The more acute skin conditions tend to be caused by an Excess pattern, often due to external pathological factors, such as Wind, Dampness, Dryness, or Heat, which invade the body and cause a skin disturbance. Common external pathogens in pets include invasion of Wind and Heat, or invasion of Damp and Heat. Another Excess pattern of skin problems is Blood Heat or Blood Stagnation. Internal imbalances that are often manifested on the skin, tend to be more chronic and Deficiency-associated, and are differentiated into patterns such as Blood Deficiency or Disharmony of Liver and Kidney Yin. When skin problems are generated by an internal imbalance, the underlying problem must first be addressed in order to clear the surface disruption. It is important to have patience and apply an integrative treatment plan when treating skin problems, especially if the pattern is chronic, internal and/ or associated with a deficiency.

 

The Excess patterns commonly associated with veterinary skin problems, are invasion of Wind-Heat, invasion of Damp-Heat, and Blood Heat (due to Blood Stagnation). Patients with a Wind-Heat pattern tend to be worse in Spring/Summer, have a dry hair coat and skin, and they are cool-seeking. Most often these are young to middle age individuals, with allergic hypersensitivities and Atopic Dermatitis. Their tongues are red and dry, and they tend to have superficial, wiry, and/or rapid pulses.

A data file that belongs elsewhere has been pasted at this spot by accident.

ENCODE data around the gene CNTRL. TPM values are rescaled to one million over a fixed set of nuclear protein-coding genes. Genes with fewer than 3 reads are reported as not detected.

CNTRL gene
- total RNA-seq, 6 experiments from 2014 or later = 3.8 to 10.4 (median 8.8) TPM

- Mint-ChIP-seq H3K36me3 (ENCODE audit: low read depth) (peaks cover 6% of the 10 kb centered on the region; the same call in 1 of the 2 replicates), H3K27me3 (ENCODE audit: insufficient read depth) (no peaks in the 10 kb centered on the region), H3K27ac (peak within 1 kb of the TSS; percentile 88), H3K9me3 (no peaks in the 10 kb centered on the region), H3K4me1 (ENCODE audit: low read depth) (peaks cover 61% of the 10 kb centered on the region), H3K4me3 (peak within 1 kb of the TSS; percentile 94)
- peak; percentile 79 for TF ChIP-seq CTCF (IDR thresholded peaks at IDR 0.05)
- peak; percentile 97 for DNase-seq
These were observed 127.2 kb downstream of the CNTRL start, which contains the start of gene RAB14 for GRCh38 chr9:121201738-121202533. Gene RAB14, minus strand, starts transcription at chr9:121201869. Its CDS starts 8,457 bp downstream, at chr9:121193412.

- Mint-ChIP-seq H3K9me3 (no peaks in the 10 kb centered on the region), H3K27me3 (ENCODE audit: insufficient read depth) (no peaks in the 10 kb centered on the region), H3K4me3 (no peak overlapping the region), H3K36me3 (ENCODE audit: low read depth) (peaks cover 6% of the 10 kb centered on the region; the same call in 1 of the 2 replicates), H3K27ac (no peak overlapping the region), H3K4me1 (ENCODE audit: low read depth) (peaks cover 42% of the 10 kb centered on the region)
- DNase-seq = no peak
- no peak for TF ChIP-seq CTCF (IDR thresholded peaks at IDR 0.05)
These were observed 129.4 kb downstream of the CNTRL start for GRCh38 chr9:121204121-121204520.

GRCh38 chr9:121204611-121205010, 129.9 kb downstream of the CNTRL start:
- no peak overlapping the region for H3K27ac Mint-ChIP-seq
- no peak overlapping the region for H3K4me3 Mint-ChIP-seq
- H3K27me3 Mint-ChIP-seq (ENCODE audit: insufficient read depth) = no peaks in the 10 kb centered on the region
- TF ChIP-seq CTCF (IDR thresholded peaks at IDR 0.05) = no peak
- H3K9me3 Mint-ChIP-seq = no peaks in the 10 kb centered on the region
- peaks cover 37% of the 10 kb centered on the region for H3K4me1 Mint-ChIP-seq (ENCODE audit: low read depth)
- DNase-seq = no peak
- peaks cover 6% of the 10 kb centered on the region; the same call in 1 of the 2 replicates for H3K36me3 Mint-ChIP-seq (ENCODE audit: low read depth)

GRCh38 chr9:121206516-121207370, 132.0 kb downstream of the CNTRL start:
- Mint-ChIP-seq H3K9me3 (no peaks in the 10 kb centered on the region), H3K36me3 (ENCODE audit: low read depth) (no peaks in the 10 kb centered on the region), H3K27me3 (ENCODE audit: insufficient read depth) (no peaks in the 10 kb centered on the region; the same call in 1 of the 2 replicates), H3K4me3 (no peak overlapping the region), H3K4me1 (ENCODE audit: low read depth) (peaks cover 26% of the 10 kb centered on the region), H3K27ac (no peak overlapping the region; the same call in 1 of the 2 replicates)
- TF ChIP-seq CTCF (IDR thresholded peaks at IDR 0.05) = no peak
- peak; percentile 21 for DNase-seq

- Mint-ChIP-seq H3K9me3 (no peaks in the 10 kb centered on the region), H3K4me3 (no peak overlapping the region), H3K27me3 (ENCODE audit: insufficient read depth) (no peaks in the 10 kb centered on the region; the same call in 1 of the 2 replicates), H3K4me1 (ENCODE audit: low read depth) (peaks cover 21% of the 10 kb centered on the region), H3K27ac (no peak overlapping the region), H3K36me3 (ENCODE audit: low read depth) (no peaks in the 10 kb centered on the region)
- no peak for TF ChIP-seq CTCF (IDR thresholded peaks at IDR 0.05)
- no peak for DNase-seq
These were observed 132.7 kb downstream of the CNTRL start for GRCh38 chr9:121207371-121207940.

The treatment goal for this pattern is to "move the blood in order to make the wind commit suicide," or in other words, utilize Blood tonifying acupuncture points and herbs to move Blood to expel the Wind from the body. Points such as GB-20, BL-10/12, can be used to extinguish the Wind, while points BL-17 and SP-10, are potent points for moving Blood. Other points that will help expel Heat include GV-14, LI-4/11, Er-jian, and Wei-jian. An excellent herbal formula that addresses Wind-Heat is Jing Tang’s Wind Toxin (Xiao Feng San), which can be especially useful preceding or during an acute pruritic phase. The importance of cooling diets cannot be over-emphasized, and the client can add various cooling foods to help supplement the patient’s diet (Table 1). Not only will diet modification help rid the Heat, but real, fresh foods will also add nutrients, antioxidants, and Qi to the patient’s food. For these types of patients, adding Krill Oil to their diet can not only help cool the heat, but also can aid the dryness of the skin and coat by supplying an optimal balance of Omega Fatty Acids. In addition, supplementing the food with local honey can also be an effective adjunctive treatment, as honey is not only cooling, but can have a hypo-desensitization effect with the minute exposure to local pollens.